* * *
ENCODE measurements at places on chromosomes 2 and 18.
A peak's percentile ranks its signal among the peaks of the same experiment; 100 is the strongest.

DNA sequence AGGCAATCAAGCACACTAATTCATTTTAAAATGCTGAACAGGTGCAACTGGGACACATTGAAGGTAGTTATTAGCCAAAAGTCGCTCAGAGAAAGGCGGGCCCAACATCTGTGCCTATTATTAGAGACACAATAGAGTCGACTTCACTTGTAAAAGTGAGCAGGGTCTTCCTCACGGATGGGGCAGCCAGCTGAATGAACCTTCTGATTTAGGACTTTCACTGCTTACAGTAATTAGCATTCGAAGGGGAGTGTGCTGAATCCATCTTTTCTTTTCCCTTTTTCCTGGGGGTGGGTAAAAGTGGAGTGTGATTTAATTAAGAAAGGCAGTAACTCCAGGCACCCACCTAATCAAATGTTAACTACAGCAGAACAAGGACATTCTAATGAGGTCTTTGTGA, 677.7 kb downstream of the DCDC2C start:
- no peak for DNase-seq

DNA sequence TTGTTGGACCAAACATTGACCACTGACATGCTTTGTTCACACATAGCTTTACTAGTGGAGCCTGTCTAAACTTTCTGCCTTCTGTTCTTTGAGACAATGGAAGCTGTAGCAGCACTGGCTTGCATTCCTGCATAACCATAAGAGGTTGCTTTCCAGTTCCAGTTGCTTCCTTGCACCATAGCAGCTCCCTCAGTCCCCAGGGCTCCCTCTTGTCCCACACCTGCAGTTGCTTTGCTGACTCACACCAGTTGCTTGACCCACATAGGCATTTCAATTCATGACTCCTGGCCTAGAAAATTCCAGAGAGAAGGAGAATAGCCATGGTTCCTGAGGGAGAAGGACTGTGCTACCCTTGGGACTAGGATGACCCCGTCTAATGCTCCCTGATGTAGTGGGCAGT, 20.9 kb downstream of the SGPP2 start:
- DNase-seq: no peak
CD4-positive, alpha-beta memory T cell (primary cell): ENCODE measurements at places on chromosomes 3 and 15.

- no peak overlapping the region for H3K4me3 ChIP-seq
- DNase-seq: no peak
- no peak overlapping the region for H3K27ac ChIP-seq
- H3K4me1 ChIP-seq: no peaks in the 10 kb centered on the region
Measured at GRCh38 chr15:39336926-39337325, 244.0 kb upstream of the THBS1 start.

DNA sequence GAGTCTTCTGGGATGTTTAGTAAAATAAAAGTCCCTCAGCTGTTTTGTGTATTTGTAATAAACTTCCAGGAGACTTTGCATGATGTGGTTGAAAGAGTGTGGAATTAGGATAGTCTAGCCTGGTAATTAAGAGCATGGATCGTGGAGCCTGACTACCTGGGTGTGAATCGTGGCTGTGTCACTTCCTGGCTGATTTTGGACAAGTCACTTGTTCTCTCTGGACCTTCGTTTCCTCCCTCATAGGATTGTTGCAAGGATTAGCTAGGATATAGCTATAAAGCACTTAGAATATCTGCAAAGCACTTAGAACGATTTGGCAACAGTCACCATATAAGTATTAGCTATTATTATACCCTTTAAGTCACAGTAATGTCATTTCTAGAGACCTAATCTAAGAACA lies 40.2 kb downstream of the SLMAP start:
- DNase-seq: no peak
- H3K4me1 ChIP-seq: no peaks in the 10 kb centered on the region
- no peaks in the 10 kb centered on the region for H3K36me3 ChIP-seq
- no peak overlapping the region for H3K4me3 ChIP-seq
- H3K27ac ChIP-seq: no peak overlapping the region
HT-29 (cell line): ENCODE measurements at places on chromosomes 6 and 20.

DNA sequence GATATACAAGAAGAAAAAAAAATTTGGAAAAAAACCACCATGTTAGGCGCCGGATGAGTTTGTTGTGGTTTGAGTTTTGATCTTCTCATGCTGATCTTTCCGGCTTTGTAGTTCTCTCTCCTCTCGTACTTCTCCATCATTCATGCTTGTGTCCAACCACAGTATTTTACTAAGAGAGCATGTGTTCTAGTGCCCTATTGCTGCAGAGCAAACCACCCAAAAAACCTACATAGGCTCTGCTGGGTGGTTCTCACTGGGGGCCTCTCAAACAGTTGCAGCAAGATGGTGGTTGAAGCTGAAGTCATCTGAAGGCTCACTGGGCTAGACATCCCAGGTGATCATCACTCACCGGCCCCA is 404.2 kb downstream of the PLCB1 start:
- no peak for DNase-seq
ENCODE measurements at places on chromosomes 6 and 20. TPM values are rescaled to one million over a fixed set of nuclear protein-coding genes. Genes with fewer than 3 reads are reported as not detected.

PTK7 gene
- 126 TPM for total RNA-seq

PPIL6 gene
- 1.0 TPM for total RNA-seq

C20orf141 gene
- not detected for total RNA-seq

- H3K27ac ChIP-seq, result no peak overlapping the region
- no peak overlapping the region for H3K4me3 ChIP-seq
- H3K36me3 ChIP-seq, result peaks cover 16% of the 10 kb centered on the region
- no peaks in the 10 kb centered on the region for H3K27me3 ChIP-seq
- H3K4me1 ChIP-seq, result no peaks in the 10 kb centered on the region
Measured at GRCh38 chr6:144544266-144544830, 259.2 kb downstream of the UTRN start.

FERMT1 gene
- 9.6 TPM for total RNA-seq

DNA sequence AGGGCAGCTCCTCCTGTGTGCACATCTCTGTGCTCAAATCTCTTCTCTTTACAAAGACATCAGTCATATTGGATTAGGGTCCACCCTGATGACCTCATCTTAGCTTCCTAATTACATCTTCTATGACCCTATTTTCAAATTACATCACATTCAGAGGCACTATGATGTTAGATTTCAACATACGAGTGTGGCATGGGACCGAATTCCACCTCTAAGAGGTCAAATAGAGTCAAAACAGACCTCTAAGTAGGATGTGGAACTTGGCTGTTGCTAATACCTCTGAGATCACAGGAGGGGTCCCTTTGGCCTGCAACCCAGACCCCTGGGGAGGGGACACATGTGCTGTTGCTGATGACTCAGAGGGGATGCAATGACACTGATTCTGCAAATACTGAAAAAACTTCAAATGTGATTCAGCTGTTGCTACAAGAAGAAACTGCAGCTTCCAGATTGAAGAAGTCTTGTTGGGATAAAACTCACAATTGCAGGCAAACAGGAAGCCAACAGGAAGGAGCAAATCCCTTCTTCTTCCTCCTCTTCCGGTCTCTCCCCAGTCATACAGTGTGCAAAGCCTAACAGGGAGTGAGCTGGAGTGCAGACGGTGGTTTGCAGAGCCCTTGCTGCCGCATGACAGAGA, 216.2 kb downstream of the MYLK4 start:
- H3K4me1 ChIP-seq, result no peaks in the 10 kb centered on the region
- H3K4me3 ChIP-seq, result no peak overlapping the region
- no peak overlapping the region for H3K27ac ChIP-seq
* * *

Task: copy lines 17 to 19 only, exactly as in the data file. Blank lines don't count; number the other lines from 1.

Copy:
- no peak overlapping the region for H3K4me3 ChIP-seq
- H3K27ac ChIP-seq: no peak overlapping the region
HT-29 (cell line): ENCODE measurements at places on chromosomes 6 and 20.